has a way with a sneer. Nineteen times in 1 Corinthians 1, Paul mentions
wisdom, and each time we hear a growing sneer in his voice, until he nominates
Christ as the wisdom of God. The word "wisdom" is distasteful to him because it
is wooing the Corinthians to pursue a dead wisdom when they might turn to a
wisdom he calls the "source of life"--and come alive.
Paul writes that Christ is the wisdom of God, he's tapping into an ancient way
of speaking about God. He's drilling down into proverbs, where wisdom plays the
part of the creative spirit of God. Wisdom is begotten of God, the firstborn of
all creation, the very spirit alive in Creation, a feminine expression of God.
This isn't just some hocus pocus
stuff from the Old Testament, either. The New Testament writers are so
influenced by this thinking that they pay homage to Lady Wisdom everywhere.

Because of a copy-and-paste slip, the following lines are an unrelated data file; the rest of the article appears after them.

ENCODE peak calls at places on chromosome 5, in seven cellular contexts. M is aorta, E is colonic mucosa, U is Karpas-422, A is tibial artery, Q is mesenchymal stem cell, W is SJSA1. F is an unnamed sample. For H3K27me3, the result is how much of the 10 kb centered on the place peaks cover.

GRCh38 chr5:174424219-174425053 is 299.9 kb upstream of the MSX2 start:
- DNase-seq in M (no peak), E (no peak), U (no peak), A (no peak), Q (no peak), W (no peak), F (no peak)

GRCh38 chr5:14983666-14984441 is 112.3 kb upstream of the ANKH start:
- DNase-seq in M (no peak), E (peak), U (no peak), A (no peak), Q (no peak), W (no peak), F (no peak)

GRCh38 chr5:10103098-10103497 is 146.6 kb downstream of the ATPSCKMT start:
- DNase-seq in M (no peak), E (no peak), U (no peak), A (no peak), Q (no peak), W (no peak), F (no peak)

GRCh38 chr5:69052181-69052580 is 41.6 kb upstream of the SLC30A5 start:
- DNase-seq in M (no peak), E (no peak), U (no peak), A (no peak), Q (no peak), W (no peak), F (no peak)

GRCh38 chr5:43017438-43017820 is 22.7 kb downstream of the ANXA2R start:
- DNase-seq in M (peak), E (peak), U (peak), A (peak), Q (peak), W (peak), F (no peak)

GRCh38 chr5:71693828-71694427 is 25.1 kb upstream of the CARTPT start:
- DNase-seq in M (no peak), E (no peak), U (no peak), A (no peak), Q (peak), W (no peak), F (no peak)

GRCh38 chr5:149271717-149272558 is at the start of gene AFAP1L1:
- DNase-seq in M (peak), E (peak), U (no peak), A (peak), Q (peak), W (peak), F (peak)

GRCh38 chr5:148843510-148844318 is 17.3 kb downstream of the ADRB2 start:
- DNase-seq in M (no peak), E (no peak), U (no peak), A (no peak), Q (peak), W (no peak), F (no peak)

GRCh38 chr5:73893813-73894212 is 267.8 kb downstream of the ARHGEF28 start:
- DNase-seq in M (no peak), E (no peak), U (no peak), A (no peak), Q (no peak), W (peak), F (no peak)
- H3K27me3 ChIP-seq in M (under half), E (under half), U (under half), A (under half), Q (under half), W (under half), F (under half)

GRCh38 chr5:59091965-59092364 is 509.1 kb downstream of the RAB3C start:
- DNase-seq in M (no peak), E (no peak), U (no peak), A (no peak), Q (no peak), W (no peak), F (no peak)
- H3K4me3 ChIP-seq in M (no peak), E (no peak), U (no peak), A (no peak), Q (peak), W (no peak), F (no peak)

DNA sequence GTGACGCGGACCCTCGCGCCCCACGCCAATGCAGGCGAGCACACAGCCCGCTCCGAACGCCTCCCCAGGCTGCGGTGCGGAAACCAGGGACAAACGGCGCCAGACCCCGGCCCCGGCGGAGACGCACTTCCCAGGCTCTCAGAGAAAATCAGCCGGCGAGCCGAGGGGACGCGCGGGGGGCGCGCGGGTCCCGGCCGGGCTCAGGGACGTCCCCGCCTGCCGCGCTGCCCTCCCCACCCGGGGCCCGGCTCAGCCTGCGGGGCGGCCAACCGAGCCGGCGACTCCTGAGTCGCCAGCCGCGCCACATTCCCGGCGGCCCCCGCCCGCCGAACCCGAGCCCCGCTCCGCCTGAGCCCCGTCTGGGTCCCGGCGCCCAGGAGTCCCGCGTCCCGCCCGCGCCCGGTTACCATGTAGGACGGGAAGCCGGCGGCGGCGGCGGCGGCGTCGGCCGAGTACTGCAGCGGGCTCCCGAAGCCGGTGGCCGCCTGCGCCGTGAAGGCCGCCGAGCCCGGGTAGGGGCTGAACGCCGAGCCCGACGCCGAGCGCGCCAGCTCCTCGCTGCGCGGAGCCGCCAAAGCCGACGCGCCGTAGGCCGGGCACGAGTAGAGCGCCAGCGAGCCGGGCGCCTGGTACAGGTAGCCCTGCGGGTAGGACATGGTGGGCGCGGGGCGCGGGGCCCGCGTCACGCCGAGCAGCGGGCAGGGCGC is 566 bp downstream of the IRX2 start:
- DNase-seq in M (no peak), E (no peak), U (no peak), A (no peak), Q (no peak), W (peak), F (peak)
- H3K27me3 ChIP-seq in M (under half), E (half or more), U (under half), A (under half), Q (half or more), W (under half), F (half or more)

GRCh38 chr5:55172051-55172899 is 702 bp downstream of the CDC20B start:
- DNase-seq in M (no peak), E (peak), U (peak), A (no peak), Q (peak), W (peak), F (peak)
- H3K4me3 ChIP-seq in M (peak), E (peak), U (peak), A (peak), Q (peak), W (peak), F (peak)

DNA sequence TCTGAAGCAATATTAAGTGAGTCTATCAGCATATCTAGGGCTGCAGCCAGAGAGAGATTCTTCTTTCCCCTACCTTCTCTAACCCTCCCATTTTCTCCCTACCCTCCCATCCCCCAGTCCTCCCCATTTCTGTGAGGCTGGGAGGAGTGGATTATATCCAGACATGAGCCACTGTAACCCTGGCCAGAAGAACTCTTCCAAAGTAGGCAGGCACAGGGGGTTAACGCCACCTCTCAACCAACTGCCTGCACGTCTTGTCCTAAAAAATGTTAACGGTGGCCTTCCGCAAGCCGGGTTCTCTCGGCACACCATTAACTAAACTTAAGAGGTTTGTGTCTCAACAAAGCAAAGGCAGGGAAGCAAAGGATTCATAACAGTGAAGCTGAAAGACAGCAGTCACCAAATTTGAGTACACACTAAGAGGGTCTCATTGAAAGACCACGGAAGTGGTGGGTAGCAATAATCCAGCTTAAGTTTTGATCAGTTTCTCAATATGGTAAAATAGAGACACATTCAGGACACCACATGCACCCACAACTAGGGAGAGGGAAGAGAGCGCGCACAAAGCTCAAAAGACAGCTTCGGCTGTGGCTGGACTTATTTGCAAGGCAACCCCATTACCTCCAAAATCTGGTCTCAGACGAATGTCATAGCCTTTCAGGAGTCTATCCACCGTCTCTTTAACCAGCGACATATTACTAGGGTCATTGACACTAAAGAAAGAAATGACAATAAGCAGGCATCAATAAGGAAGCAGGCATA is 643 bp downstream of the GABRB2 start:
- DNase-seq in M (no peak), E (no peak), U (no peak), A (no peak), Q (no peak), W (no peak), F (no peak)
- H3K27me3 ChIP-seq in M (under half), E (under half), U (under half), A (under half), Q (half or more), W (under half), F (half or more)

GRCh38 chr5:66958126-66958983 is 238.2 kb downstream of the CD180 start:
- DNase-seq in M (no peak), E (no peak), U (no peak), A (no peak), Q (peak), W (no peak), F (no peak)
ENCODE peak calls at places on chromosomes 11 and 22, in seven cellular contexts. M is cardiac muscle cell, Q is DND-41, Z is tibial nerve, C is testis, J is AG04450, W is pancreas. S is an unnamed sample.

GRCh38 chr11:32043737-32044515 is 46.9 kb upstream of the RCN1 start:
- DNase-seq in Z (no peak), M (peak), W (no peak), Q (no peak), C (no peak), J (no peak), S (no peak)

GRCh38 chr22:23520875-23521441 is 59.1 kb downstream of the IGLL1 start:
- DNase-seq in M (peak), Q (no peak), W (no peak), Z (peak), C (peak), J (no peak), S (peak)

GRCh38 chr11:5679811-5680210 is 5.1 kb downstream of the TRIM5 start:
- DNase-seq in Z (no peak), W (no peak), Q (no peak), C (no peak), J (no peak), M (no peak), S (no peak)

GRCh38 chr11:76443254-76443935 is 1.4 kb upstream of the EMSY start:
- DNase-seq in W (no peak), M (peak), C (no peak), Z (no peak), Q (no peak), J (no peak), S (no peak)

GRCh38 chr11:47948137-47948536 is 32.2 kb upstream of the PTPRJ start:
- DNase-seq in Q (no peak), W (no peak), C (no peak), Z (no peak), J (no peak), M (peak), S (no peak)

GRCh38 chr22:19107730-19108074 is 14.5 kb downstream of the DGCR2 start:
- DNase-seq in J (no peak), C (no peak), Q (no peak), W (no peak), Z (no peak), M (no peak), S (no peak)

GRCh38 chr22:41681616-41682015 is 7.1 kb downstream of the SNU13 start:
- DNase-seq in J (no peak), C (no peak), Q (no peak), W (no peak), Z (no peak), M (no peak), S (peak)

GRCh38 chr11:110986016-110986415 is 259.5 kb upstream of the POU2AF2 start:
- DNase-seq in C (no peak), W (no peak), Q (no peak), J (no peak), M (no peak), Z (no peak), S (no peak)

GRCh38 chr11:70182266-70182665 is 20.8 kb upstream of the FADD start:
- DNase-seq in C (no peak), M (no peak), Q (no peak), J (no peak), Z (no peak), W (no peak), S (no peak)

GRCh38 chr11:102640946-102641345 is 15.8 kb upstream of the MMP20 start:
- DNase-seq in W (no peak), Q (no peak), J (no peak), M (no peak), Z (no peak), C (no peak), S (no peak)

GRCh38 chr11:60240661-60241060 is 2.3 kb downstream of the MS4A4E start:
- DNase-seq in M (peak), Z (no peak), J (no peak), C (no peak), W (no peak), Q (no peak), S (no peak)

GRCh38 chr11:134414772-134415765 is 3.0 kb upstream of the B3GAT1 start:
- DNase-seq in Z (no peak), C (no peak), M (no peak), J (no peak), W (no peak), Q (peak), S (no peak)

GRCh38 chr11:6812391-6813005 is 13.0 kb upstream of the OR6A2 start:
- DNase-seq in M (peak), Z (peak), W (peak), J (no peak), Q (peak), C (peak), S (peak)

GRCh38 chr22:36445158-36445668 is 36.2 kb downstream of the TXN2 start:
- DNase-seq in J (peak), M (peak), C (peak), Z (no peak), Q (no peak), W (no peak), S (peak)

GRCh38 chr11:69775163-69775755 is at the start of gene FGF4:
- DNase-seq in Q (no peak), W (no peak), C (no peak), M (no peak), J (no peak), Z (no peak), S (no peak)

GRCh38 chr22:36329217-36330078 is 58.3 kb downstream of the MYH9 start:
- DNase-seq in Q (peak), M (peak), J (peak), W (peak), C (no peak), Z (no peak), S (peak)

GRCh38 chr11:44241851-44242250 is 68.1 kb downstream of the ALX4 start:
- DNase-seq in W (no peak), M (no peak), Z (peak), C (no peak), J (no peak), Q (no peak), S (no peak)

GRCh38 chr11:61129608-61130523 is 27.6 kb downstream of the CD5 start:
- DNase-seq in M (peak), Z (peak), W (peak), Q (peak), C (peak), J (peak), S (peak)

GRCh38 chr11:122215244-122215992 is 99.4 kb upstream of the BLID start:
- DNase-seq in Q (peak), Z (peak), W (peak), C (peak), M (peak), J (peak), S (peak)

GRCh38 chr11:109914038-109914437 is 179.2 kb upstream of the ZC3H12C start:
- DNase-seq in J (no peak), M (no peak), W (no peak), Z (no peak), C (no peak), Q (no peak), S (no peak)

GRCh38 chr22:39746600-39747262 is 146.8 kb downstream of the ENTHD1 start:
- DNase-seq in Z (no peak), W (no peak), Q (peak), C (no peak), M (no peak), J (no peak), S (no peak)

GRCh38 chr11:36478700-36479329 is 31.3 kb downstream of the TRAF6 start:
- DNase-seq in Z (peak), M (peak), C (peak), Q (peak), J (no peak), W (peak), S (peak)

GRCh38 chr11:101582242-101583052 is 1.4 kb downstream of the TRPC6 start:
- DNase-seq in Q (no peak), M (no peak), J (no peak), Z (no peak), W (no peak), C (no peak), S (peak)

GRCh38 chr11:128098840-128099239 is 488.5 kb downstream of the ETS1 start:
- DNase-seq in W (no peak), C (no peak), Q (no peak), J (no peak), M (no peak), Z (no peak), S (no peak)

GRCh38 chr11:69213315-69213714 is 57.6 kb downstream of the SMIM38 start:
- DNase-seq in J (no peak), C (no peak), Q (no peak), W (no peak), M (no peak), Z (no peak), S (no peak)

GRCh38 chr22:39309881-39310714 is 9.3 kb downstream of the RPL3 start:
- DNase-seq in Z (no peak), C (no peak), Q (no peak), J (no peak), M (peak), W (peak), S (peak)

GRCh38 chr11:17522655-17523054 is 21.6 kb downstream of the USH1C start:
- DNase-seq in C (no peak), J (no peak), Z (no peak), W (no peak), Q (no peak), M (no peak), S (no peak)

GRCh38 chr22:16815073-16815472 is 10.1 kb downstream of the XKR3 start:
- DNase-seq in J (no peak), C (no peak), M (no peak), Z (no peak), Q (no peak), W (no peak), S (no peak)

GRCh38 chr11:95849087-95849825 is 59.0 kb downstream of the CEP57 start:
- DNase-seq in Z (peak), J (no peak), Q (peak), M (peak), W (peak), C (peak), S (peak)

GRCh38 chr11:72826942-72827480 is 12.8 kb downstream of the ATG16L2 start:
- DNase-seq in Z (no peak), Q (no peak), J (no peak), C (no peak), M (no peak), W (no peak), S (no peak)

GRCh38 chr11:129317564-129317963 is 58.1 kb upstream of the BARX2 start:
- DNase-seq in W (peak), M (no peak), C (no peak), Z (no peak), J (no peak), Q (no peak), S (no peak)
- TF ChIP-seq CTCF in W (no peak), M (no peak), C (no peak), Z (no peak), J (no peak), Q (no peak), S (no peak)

A year before my ordination I shadowed a seasoned pastor as he visited some of the saints of our church at a care facility in Austell, Georgia. We went from door to door and sat and listened and prayed.
"We have one more to see," said my companion as he stepped into the elevator. "Miss Fraser. She's normally unresponsive, but we'll check on her."
I belong to a Mennonite-Catholic dialogue group which meets several times a year. Our assignment for this week’s meeting was a personal reflection on the Beatitudes, broadly, and then more specifically, in choosing one beatitude we were particularly “attracted” to at this point — in not more than seven minutes each! The contributions were varied, and all interesting.
A man once bought himself a cemetery plot and a lawn chair, and then took a week of vacation to sit on the chair at his plot. I don't think he sat there because the view was pleasant or because he was proud of his new property. He did it because he wanted to see his life from the point of view of his death and his death from the point of view of his life.